Enter a strong password, as well as any user details you'd like. You'll probably want to add this user to the sudo group for ease of setup, too. You can remove this later once you have everything up and running.

sudo usermod -aG sudo stablediffusion

You can log in to your new user using:

su - stablediffusion
Installing StableDiffusion

With that done, we can move on to the main setup. First, let's install the requirements. We need Python and some packages to run A1111:

sudo apt install wget git python3 python3-venv libgl1 libglib2.0-0

Now we can download the Automatic 1111 set up from its GitHub repo:

wget -q

If you type ls, you'll see that we now have a file called in our home folder. Before we can run it, we must make it executable:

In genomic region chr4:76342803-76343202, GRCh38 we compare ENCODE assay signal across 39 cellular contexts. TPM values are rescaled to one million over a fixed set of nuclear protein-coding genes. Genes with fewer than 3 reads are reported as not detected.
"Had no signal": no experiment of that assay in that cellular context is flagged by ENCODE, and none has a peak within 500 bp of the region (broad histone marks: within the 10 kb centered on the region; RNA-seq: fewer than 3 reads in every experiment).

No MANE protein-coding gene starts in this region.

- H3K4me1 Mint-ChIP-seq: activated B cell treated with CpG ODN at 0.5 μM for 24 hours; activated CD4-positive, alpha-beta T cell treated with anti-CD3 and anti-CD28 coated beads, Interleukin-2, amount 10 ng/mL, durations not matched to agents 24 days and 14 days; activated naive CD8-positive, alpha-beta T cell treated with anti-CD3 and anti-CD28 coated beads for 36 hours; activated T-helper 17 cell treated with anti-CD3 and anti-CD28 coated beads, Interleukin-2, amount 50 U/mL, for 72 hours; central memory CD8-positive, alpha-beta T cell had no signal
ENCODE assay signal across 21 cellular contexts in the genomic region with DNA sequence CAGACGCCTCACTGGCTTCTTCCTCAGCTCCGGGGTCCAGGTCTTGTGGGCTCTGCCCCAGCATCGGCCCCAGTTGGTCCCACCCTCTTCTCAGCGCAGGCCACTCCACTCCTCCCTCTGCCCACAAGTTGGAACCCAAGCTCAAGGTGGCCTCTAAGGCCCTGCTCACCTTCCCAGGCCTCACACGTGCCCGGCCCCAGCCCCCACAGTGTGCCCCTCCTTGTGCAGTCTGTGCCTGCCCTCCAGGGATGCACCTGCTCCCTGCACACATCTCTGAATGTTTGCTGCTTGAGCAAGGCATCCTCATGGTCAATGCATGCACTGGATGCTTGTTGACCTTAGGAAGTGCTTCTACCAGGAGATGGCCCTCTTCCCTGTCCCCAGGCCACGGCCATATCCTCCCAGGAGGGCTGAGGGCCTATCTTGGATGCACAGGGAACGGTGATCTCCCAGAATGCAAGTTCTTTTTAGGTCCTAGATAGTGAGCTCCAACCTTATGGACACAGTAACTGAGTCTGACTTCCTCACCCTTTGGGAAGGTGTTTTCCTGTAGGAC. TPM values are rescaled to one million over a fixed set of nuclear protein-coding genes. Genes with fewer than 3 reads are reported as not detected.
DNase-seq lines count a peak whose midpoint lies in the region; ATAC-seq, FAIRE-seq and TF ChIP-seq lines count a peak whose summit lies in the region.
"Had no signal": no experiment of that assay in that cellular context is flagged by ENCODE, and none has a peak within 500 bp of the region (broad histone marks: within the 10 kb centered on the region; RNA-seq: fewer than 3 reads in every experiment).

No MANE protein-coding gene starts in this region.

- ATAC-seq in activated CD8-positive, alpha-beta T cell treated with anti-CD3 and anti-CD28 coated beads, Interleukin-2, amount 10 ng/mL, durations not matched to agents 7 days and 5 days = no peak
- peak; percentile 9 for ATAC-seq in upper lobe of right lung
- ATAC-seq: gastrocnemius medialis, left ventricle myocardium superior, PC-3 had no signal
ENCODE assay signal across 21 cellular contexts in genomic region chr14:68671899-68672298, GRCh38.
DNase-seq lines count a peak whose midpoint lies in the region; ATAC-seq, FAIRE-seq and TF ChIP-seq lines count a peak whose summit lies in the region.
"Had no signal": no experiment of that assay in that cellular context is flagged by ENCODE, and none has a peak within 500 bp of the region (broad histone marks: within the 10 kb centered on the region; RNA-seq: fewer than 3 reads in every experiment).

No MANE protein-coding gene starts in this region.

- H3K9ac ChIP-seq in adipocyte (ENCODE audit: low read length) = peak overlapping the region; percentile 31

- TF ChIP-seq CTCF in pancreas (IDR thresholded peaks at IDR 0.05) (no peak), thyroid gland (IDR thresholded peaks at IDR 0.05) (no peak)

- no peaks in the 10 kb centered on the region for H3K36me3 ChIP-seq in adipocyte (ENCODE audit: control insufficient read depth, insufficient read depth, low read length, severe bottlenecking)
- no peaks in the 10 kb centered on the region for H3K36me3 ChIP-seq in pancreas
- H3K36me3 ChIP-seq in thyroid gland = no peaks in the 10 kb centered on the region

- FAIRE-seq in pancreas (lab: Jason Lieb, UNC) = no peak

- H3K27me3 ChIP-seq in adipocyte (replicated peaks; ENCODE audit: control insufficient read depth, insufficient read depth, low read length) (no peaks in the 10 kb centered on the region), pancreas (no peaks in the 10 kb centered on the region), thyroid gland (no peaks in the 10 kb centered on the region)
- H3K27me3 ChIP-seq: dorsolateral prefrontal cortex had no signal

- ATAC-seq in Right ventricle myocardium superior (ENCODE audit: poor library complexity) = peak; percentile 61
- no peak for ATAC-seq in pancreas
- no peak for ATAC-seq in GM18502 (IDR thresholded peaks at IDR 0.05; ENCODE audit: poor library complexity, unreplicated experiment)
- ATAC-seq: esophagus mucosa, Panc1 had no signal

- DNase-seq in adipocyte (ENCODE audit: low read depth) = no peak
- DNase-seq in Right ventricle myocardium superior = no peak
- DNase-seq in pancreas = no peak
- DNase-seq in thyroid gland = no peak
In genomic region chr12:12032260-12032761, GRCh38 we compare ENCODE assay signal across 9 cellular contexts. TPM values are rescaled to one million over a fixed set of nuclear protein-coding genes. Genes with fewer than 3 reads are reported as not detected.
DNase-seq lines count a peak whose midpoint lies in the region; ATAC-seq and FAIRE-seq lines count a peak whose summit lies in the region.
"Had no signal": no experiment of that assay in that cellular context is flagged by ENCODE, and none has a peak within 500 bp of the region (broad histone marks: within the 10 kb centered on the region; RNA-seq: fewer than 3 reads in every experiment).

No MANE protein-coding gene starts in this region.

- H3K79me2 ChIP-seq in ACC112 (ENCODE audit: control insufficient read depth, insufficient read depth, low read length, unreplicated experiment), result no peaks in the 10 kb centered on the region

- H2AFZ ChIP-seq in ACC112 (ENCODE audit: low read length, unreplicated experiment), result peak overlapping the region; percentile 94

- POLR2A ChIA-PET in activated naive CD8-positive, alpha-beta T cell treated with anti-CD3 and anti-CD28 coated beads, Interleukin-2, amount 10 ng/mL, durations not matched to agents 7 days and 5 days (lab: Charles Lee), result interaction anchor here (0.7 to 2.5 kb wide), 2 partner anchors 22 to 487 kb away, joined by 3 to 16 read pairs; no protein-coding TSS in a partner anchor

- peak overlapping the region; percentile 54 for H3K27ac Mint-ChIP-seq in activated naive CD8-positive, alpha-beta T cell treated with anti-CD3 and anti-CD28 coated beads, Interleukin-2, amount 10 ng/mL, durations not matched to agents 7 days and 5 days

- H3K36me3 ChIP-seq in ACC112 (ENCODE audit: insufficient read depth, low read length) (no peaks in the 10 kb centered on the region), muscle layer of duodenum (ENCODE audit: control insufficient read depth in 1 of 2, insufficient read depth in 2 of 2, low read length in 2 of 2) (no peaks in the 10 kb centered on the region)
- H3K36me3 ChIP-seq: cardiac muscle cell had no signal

chmod +x

Once the setup is complete, you'll be presented with a URL to access your instance. However, we aren't ready to use it quite yet. Press Ctrl + C to exit the process and navigate to the newly created stable-diffusion-webui folder:

cd stable-diffusion-webui

While we're here in the webui file, we may as well make sure we have all the requirements installed:

pip install requirements.txt

Now, we need to edit a script called stable-diffusion-webui to include the --listen parameter, which makes Stable Diffusion accessible over a local network. More on that later. Enter:


You'll see a configuration file. This might look confusing, but all we're looking for is a line near the top:


All you need to is add --listen between the quotation marks and then press Ctrl + O followed by Ctrl _+ X to save the changes.

Finally, we can make executable and run it:

chmod +x

Take note of the IP address and port (the numbers after : that A1111 spits out.

Now Stable Diffusion is running and accessible to the local network. Which you may realize is...not a lot of use to you, who does not share a local network with the server. However, through the power of SSH, we can make it work.